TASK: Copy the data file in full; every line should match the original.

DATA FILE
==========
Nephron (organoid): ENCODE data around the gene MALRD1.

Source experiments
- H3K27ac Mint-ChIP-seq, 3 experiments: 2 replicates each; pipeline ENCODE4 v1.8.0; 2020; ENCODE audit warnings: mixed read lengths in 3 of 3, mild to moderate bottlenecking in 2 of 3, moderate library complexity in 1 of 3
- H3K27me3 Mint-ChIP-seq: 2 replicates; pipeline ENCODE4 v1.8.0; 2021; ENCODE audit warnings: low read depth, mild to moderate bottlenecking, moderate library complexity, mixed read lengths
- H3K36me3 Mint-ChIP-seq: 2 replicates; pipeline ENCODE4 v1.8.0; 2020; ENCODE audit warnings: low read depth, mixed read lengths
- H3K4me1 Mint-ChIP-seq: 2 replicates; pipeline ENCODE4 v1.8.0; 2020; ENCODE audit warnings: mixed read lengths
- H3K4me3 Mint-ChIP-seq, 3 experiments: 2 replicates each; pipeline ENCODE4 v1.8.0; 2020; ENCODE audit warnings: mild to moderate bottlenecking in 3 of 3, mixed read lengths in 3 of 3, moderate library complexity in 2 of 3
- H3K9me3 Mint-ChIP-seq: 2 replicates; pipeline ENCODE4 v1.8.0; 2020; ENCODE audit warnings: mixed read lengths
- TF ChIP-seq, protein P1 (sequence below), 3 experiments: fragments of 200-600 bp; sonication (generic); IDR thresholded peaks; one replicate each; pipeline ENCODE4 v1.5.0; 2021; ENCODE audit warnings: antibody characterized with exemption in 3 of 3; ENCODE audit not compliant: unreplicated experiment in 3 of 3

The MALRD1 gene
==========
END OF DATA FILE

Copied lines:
Nephron (organoid): ENCODE data around the gene MALRD1.

Source experiments
- H3K27ac Mint-ChIP-seq, 3 experiments: 2 replicates each; pipeline ENCODE4 v1.8.0; 2020; ENCODE audit warnings: mixed read lengths in 3 of 3, mild to moderate bottlenecking in 2 of 3, moderate library complexity in 1 of 3
- H3K27me3 Mint-ChIP-seq: 2 replicates; pipeline ENCODE4 v1.8.0; 2021; ENCODE audit warnings: low read depth, mild to moderate bottlenecking, moderate library complexity, mixed read lengths
- H3K36me3 Mint-ChIP-seq: 2 replicates; pipeline ENCODE4 v1.8.0; 2020; ENCODE audit warnings: low read depth, mixed read lengths
- H3K4me1 Mint-ChIP-seq: 2 replicates; pipeline ENCODE4 v1.8.0; 2020; ENCODE audit warnings: mixed read lengths
- H3K4me3 Mint-ChIP-seq, 3 experiments: 2 replicates each; pipeline ENCODE4 v1.8.0; 2020; ENCODE audit warnings: mild to moderate bottlenecking in 3 of 3, mixed read lengths in 3 of 3, moderate library complexity in 2 of 3
- H3K9me3 Mint-ChIP-seq: 2 replicates; pipeline ENCODE4 v1.8.0; 2020; ENCODE audit warnings: mixed read lengths
- TF ChIP-seq, protein P1 (sequence below), 3 experiments: fragments of 200-600 bp; sonication (generic); IDR thresholded peaks; one replicate each; pipeline ENCODE4 v1.5.0; 2021; ENCODE audit warnings: antibody characterized with exemption in 3 of 3; ENCODE audit not compliant: unreplicated experiment in 3 of 3

The MALRD1 gene